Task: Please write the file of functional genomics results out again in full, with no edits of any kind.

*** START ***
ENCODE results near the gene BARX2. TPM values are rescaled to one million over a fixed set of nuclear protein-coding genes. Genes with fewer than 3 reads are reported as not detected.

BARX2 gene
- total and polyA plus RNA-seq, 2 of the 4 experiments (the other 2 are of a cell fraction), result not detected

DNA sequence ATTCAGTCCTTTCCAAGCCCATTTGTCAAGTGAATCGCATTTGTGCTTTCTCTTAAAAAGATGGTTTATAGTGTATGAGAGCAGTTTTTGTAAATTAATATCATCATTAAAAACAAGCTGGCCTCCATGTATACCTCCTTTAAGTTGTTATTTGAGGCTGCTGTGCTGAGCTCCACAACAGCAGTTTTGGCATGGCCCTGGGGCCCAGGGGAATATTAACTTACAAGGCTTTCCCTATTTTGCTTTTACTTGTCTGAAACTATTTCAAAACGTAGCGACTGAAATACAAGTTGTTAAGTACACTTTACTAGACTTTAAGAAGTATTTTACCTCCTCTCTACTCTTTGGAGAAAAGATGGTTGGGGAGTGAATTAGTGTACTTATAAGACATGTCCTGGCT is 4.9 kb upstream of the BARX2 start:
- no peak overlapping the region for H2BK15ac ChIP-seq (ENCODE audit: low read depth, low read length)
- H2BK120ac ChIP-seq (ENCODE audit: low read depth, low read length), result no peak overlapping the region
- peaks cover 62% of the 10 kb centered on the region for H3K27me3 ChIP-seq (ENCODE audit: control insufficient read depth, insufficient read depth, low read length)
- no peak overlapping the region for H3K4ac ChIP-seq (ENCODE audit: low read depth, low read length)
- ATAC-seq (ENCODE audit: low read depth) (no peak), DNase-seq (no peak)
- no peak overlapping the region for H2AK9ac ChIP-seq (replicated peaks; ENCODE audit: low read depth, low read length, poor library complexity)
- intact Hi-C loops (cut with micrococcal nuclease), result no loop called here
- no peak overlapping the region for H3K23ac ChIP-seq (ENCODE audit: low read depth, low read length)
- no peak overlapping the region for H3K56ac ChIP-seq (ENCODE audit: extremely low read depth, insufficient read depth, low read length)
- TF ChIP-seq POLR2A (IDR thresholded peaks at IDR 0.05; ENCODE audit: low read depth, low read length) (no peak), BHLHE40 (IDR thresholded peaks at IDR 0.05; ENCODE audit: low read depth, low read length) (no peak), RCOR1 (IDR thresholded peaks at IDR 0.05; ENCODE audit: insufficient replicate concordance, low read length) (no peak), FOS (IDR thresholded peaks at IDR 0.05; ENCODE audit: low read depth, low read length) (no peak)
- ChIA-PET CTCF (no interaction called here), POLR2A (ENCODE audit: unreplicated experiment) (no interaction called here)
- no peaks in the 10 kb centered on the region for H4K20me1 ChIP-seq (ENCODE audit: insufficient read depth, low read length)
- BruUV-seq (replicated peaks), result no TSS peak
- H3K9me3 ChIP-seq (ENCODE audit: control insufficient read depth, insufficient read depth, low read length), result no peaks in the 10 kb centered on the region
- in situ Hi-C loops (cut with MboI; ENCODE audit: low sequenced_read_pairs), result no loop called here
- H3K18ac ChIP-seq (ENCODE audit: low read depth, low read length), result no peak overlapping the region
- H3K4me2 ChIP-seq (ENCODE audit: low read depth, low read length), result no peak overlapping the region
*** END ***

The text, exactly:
ENCODE results near the gene BARX2. TPM values are rescaled to one million over a fixed set of nuclear protein-coding genes. Genes with fewer than 3 reads are reported as not detected.

BARX2 gene
- total and polyA plus RNA-seq, 2 of the 4 experiments (the other 2 are of a cell fraction), result not detected

DNA sequence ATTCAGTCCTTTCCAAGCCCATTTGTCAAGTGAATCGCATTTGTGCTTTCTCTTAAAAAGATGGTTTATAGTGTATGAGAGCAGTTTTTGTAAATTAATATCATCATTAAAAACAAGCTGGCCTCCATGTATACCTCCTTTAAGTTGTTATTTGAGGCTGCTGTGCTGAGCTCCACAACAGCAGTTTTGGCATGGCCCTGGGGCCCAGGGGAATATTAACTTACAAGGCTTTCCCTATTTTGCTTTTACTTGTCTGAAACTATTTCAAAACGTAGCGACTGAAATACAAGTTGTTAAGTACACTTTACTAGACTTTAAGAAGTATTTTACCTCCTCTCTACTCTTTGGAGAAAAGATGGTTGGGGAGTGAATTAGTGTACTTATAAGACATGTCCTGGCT is 4.9 kb upstream of the BARX2 start:
- no peak overlapping the region for H2BK15ac ChIP-seq (ENCODE audit: low read depth, low read length)
- H2BK120ac ChIP-seq (ENCODE audit: low read depth, low read length), result no peak overlapping the region
- peaks cover 62% of the 10 kb centered on the region for H3K27me3 ChIP-seq (ENCODE audit: control insufficient read depth, insufficient read depth, low read length)
- no peak overlapping the region for H3K4ac ChIP-seq (ENCODE audit: low read depth, low read length)
- ATAC-seq (ENCODE audit: low read depth) (no peak), DNase-seq (no peak)
- no peak overlapping the region for H2AK9ac ChIP-seq (replicated peaks; ENCODE audit: low read depth, low read length, poor library complexity)
- intact Hi-C loops (cut with micrococcal nuclease), result no loop called here
- no peak overlapping the region for H3K23ac ChIP-seq (ENCODE audit: low read depth, low read length)
- no peak overlapping the region for H3K56ac ChIP-seq (ENCODE audit: extremely low read depth, insufficient read depth, low read length)
- TF ChIP-seq POLR2A (IDR thresholded peaks at IDR 0.05; ENCODE audit: low read depth, low read length) (no peak), BHLHE40 (IDR thresholded peaks at IDR 0.05; ENCODE audit: low read depth, low read length) (no peak), RCOR1 (IDR thresholded peaks at IDR 0.05; ENCODE audit: insufficient replicate concordance, low read length) (no peak), FOS (IDR thresholded peaks at IDR 0.05; ENCODE audit: low read depth, low read length) (no peak)
- ChIA-PET CTCF (no interaction called here), POLR2A (ENCODE audit: unreplicated experiment) (no interaction called here)
- no peaks in the 10 kb centered on the region for H4K20me1 ChIP-seq (ENCODE audit: insufficient read depth, low read length)
- BruUV-seq (replicated peaks), result no TSS peak
- H3K9me3 ChIP-seq (ENCODE audit: control insufficient read depth, insufficient read depth, low read length), result no peaks in the 10 kb centered on the region
- in situ Hi-C loops (cut with MboI; ENCODE audit: low sequenced_read_pairs), result no loop called here
- H3K18ac ChIP-seq (ENCODE audit: low read depth, low read length), result no peak overlapping the region
- H3K4me2 ChIP-seq (ENCODE audit: low read depth, low read length), result no peak overlapping the region